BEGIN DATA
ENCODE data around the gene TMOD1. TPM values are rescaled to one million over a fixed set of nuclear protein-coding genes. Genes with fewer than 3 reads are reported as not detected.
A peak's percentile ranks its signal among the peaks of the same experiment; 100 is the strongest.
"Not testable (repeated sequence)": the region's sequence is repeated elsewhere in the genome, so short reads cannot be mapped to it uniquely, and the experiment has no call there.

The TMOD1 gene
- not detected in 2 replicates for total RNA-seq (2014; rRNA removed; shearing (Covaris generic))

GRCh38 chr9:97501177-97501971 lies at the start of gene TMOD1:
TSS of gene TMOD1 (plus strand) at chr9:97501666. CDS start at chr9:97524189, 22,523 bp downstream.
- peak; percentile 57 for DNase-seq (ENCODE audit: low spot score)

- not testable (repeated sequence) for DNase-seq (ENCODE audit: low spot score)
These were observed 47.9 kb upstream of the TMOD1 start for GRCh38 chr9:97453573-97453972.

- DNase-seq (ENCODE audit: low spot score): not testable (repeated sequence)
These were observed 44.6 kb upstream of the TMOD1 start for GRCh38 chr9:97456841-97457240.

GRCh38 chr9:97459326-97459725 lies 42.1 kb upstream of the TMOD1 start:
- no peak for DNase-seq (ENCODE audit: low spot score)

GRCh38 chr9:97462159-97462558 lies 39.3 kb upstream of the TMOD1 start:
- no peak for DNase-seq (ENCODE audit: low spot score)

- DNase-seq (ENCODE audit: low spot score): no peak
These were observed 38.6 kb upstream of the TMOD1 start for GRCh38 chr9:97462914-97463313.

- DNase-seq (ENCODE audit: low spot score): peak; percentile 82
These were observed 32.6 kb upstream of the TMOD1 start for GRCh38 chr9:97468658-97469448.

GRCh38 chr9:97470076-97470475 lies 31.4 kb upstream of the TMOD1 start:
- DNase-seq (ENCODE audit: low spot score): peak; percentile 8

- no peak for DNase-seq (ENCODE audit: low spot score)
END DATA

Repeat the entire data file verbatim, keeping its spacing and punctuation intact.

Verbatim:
ENCODE data around the gene TMOD1. TPM values are rescaled to one million over a fixed set of nuclear protein-coding genes. Genes with fewer than 3 reads are reported as not detected.
A peak's percentile ranks its signal among the peaks of the same experiment; 100 is the strongest.
"Not testable (repeated sequence)": the region's sequence is repeated elsewhere in the genome, so short reads cannot be mapped to it uniquely, and the experiment has no call there.

The TMOD1 gene
- not detected in 2 replicates for total RNA-seq (2014; rRNA removed; shearing (Covaris generic))

GRCh38 chr9:97501177-97501971 lies at the start of gene TMOD1:
TSS of gene TMOD1 (plus strand) at chr9:97501666. CDS start at chr9:97524189, 22,523 bp downstream.
- peak; percentile 57 for DNase-seq (ENCODE audit: low spot score)

- not testable (repeated sequence) for DNase-seq (ENCODE audit: low spot score)
These were observed 47.9 kb upstream of the TMOD1 start for GRCh38 chr9:97453573-97453972.

- DNase-seq (ENCODE audit: low spot score): not testable (repeated sequence)
These were observed 44.6 kb upstream of the TMOD1 start for GRCh38 chr9:97456841-97457240.

GRCh38 chr9:97459326-97459725 lies 42.1 kb upstream of the TMOD1 start:
- no peak for DNase-seq (ENCODE audit: low spot score)

GRCh38 chr9:97462159-97462558 lies 39.3 kb upstream of the TMOD1 start:
- no peak for DNase-seq (ENCODE audit: low spot score)

- DNase-seq (ENCODE audit: low spot score): no peak
These were observed 38.6 kb upstream of the TMOD1 start for GRCh38 chr9:97462914-97463313.

- DNase-seq (ENCODE audit: low spot score): peak; percentile 82
These were observed 32.6 kb upstream of the TMOD1 start for GRCh38 chr9:97468658-97469448.

GRCh38 chr9:97470076-97470475 lies 31.4 kb upstream of the TMOD1 start:
- DNase-seq (ENCODE audit: low spot score): peak; percentile 8

- no peak for DNase-seq (ENCODE audit: low spot score)